The line between preparedness and paranoia

It recently came to the attention of some folks I was working with that I made a habit of keeping a first aid kit in the backpack I usually carry with me. They thought that this was a strange practice. One even went so far as to ask if it wasn’t a bit paranoid to carry a first aid kit wherever you go. I’d imagine a sizeable chunk of the population would agree with that sentiment seeing as how the vast majority of them get through the average day without needing a first aid kit. Not even ten minutes after someone questioned the level of paranoia necessary to keep a first aid kit handy another someone managed to slice themselves open. At the moment when the dismissive individuals were faced with someone bleeding and teetering on the edge of going unconscious due to being panicked at the sight of their own blood, they stared in (mostly) mute helplessness. It was left to the “paranoid” guy to open up the med kit no one else had the foresight to bring or apparently inclination to use, glove up, and apply some gauze to stop the bleeding.

It wasn’t a life threatening injury…and thank heavens for that. The people who thought I was a bit touched in the head weren’t much help in the situation. Even in this very minor event with only a little bit of blood spilled (by my standards, anyway) they seemed incapable of following the clearest of directions or performing a simple action they had performed many times in the past like starting a car so we could get the victim somewhere they could receive proper care. I don’t really want to know what it would be like to try and manage them in a situation where the bleeding was serious and someone’s life was at stake.

The line between paranoia and preparedness is usually drawn by experience...
The line between paranoia and preparedness is usually drawn by experience…

Most don’t like to dwell on the more unpleasant possibilities of life and I totally understand that. I don’t spend my free time contemplating doom, either…but when something like this happens you get the feeling that some have never contemplated even the possibility that something bad will happen. And sometimes they’re pretty smug about it.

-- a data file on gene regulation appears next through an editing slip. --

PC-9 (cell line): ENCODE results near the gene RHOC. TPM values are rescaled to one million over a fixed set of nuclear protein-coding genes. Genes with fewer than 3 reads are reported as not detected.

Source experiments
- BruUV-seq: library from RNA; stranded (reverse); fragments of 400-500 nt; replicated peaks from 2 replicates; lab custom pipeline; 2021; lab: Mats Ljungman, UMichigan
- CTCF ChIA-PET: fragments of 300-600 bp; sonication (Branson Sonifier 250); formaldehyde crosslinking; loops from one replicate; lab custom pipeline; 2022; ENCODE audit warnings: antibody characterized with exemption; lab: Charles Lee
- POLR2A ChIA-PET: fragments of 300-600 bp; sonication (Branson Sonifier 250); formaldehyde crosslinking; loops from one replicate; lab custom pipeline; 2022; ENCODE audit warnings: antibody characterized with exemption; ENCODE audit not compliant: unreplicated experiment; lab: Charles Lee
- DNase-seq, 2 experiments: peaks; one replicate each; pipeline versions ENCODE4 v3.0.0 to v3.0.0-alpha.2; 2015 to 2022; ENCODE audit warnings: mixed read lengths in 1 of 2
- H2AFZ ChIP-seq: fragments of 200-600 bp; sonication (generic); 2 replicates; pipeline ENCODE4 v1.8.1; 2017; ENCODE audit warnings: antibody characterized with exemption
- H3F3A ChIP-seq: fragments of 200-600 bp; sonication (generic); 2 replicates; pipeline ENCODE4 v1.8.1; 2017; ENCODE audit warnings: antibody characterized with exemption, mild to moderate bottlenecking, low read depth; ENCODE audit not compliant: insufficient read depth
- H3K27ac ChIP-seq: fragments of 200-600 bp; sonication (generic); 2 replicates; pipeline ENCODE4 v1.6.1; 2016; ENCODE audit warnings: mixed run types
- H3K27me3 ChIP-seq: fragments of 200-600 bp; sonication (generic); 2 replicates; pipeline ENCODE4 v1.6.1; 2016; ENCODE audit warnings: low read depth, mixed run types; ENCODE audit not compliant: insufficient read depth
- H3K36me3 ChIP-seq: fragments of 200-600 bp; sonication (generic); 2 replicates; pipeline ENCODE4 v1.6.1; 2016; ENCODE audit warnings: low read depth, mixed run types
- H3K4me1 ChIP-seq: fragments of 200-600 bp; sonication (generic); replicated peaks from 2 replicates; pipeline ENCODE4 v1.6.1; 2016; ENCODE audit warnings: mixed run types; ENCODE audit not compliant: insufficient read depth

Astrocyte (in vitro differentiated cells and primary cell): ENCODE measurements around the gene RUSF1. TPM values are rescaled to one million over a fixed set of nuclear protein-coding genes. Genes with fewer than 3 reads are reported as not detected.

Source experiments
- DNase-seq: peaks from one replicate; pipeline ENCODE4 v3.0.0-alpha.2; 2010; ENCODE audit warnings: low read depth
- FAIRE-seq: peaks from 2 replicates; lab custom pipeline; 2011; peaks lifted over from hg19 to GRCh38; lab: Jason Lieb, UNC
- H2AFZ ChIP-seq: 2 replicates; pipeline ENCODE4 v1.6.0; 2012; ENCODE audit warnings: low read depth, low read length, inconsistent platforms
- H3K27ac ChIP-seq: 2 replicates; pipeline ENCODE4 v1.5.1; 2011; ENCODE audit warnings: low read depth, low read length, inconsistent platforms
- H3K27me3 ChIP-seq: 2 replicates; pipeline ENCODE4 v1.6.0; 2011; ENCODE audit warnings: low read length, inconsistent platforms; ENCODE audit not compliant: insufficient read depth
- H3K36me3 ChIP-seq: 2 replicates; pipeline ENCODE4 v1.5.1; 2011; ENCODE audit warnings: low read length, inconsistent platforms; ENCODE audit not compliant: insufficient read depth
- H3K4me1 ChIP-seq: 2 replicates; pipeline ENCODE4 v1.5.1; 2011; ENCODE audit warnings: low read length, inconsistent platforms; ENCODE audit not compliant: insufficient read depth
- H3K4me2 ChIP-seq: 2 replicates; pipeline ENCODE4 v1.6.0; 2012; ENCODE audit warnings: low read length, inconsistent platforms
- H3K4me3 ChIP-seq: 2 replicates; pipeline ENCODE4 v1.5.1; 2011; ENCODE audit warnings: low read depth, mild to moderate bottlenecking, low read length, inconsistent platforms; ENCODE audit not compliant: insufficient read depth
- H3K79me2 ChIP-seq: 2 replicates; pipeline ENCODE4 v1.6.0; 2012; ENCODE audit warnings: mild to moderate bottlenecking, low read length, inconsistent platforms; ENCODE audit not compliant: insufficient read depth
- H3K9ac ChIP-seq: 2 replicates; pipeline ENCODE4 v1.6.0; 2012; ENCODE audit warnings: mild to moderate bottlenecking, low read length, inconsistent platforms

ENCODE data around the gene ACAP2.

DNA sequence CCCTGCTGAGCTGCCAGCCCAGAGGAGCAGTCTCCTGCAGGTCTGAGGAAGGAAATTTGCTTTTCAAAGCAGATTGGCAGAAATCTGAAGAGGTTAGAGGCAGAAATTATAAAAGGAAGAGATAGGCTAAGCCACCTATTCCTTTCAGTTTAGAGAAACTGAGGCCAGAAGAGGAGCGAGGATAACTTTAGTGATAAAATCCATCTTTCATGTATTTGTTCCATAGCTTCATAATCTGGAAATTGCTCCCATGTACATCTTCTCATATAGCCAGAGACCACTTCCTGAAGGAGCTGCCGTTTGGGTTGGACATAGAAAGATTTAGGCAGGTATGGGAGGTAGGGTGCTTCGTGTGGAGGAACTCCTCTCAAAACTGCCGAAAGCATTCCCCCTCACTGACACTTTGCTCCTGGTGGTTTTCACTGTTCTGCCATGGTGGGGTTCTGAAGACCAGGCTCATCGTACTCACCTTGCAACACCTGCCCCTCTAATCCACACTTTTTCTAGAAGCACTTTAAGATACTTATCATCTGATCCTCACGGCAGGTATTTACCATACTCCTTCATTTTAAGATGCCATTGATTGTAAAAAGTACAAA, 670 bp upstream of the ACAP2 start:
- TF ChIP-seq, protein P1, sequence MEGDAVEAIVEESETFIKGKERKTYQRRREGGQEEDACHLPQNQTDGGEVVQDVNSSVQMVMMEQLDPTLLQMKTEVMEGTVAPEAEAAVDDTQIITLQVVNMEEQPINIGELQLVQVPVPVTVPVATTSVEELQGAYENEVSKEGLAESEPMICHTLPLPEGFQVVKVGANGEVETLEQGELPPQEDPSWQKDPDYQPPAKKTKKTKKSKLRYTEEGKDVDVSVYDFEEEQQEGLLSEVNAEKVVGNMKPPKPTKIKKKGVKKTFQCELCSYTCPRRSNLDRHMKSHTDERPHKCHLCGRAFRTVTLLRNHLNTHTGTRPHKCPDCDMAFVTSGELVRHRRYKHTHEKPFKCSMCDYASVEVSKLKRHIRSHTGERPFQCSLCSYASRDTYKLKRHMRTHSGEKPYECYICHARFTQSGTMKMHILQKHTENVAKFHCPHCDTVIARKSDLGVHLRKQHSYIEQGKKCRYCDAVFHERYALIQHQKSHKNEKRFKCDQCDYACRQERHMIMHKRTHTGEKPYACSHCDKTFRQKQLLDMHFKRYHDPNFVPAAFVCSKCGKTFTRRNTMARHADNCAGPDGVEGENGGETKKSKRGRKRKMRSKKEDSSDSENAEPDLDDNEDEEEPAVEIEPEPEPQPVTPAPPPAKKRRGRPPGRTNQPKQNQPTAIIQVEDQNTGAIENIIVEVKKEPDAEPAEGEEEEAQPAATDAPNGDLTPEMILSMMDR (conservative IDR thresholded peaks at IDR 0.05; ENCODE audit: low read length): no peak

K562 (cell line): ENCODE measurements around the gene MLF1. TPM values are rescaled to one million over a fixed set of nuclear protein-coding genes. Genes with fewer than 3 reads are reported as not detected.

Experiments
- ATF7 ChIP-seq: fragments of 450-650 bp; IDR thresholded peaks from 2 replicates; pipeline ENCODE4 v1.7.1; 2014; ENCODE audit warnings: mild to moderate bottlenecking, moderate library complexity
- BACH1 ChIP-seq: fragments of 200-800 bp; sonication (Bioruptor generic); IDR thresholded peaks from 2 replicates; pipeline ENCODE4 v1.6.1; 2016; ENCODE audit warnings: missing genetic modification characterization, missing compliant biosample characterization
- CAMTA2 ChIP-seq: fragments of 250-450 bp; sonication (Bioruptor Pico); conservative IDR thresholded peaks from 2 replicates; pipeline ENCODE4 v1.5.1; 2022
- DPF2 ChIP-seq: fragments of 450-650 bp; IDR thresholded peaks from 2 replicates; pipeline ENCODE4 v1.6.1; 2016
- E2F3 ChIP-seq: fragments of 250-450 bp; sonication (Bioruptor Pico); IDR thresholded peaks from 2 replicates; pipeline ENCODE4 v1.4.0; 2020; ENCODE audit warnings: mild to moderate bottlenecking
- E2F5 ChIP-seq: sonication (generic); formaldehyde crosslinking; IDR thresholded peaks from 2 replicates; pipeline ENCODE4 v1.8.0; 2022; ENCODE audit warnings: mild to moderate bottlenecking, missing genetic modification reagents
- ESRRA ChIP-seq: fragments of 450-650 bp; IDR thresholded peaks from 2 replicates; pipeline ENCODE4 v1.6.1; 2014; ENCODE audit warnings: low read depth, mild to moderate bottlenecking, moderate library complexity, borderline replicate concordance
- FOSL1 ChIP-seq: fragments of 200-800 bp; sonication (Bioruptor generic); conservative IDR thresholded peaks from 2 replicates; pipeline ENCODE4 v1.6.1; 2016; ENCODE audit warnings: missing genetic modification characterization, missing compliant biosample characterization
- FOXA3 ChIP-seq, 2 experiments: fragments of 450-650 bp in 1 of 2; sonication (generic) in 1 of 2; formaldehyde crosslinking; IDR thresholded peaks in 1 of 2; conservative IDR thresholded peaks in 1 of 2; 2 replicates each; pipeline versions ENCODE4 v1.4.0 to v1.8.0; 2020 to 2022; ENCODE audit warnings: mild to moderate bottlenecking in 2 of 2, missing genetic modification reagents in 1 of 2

We see this frequently in the discussion of firearms policy. Those who campaign for more gun control often react as if anyone who believes that they might need to defend themselves is either a lunatic or eager vigilante hoping to kill somebody and get away with it. They seem to hold particular scorn for those who keep weapons or supplies on hand in case of a breakdown in social order because that sort of thing never happens.

You’d have to be some sort of tin-foil wearing, paranoid lunatic to think that social order is going to break down in, say, St. Louis. It’s Missouri, for crying out loud. Not Mosul. Oh…wait. Well, it’s not like there’s ever been social unrest in the aftermath of a police use of force before, right?

It’s ridiculous and indicative of a warped mind to have a gun or a first aid kit handy right up until the point when somebody is bleeding or there’s a mob setting the neighborhood on fire. Not long after we started hanging out, Todd told me about someone who worked with his wife who regarded private ownership of firearms to be an absolute evil. On 9/11 when the whole country seemed to be under attack and with rumors that every federal building in DC had been blown up, this person sought refuge with Todd because…Todd had guns.